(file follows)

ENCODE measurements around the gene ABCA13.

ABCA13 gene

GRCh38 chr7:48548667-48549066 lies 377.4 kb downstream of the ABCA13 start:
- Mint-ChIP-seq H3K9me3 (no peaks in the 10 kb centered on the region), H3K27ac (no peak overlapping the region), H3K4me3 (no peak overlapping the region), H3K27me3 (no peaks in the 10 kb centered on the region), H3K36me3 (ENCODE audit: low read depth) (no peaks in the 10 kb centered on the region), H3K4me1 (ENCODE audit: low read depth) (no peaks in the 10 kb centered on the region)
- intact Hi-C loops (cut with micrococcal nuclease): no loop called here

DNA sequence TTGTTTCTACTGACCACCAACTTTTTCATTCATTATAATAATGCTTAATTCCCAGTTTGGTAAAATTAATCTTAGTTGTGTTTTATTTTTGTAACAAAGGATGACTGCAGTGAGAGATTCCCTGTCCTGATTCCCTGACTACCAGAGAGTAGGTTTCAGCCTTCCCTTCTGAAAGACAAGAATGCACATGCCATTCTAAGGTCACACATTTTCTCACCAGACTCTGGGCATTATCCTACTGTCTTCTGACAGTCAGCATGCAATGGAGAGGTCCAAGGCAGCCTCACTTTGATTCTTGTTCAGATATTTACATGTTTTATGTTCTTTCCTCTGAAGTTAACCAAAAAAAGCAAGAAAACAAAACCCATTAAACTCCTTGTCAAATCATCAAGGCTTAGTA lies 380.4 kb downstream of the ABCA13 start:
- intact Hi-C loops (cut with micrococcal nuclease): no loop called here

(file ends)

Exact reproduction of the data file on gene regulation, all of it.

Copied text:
ENCODE measurements around the gene ABCA13.

ABCA13 gene

GRCh38 chr7:48548667-48549066 lies 377.4 kb downstream of the ABCA13 start:
- Mint-ChIP-seq H3K9me3 (no peaks in the 10 kb centered on the region), H3K27ac (no peak overlapping the region), H3K4me3 (no peak overlapping the region), H3K27me3 (no peaks in the 10 kb centered on the region), H3K36me3 (ENCODE audit: low read depth) (no peaks in the 10 kb centered on the region), H3K4me1 (ENCODE audit: low read depth) (no peaks in the 10 kb centered on the region)
- intact Hi-C loops (cut with micrococcal nuclease): no loop called here

DNA sequence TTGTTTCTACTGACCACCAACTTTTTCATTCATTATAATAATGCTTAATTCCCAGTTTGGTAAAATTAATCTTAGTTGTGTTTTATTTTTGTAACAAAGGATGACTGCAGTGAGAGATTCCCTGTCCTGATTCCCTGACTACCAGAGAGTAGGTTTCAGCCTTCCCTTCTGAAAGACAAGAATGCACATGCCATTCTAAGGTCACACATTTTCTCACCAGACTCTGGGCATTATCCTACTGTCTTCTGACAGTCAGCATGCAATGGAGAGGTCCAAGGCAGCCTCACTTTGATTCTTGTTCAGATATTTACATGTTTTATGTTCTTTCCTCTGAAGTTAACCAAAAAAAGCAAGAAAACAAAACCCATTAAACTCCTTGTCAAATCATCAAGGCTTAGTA lies 380.4 kb downstream of the ABCA13 start:
- intact Hi-C loops (cut with micrococcal nuclease): no loop called here